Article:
Autonomy is a slippery concept, said Andreas Schleicher*giving evidence
to the Education Select Committee. It means different things in different countries.
The United States, for example, is held up as an autonomous system, he said, but if you ask school heads they give a different story – they feel they have little freedom.
And although free schools work well in countries like the Netherlands where, Schleicher says, anyone can set up a school, if you looked at how they operate in Sweden you might “think twice”.
Schleicher’s comments undermine statements made by the Government and sections of the media about the superiority of the US and Swedish systems. Charter schools in the former and free schools in the latter are held up as examples which England should follow. But US Charter schools only have freedom which has been available
to English schools since Local Management of Schools was introduced in the 80s. And Schleicher confirms earlier concerns about the effect on Swedish education of the establishment of free schools.
Yet it was only last week that Fraser Nelson, writing in the Telegraph
and the Spectator
, praised the way the Swedish operators of a free school in Suffolk, IES Breckland, were dealing with failings they allegedly discovered before Ofsted arrived:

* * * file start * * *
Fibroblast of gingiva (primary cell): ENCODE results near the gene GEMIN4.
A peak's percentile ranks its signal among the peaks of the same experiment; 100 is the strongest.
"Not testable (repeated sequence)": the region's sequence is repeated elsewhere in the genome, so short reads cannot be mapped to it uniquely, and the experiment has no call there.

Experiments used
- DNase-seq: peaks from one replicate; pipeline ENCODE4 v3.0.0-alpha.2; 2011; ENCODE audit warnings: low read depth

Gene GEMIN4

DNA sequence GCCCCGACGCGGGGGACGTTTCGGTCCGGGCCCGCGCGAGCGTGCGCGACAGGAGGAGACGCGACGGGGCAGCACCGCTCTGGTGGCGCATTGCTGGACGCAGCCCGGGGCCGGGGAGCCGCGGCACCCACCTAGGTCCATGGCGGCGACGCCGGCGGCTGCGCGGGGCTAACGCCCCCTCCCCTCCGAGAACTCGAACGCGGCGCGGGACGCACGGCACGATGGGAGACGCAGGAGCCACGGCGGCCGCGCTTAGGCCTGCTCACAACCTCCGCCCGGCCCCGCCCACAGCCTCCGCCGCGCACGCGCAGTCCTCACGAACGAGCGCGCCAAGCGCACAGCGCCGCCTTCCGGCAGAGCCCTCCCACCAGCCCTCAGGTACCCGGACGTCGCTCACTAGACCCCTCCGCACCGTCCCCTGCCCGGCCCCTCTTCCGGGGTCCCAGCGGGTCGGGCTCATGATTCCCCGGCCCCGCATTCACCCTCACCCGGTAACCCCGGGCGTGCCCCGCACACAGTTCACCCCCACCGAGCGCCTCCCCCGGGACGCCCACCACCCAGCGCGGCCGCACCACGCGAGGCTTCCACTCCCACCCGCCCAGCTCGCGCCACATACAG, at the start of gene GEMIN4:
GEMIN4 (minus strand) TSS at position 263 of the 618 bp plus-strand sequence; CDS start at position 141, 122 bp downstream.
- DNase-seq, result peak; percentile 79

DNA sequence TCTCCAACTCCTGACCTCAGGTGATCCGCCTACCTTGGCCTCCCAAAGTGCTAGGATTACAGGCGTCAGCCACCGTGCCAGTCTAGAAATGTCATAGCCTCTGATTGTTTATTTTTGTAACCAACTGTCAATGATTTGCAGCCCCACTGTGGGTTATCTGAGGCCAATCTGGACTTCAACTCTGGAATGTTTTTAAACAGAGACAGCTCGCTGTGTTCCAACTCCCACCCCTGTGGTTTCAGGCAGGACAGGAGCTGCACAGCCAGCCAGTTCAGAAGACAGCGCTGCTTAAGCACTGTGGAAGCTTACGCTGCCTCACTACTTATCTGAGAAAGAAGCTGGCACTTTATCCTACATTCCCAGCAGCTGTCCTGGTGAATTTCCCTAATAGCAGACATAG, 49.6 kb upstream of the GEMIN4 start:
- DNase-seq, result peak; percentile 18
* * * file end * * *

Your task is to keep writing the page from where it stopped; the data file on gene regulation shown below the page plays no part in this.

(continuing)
“They dealt with it in the Swedish way. This meant immediate, decisive action.”
This “decisive action” was the parachuting in of the operating manager of IES after six teachers left and the head, who had been initially employed by IES, suddenly resigned. Apparently, a plan was drawn up to turn the school round by Easter. It may be Ofsted will comment on this plan – perhaps it will raise the school from Inadequate to Requires Improvement – but we won’t know until the report is published**.
Perhaps it would be wise to have heeded warnings about allowing a for-profit Swedish provider to run a school in England. At the time Nelson praised Michael Gove for acting “unobtrusively
” in paving the way for English schools to be run for profit.
But it’s now clear that Andreas Schleicher, the man Michael Gove described as “the most important man in English education”, says anyone looking at Sweden for an example of how free schools work might want to “think twice”.
*Andreas Schleicher is Deputy Director for Education and Skills and Special Advisor on Education Policy to the Secretary-General of the Organisation for Economic Cooperation and Development (OECD).
**The Ofsted report for IES Breckland had not been published at the time of writing. However, it’s expected to be poor. A cynic might think Nelson’s two articles written before the report’s publication are an exercise in damage limitation.
NOTE: What Schleicher had to say about academies will be the subject of a separate post.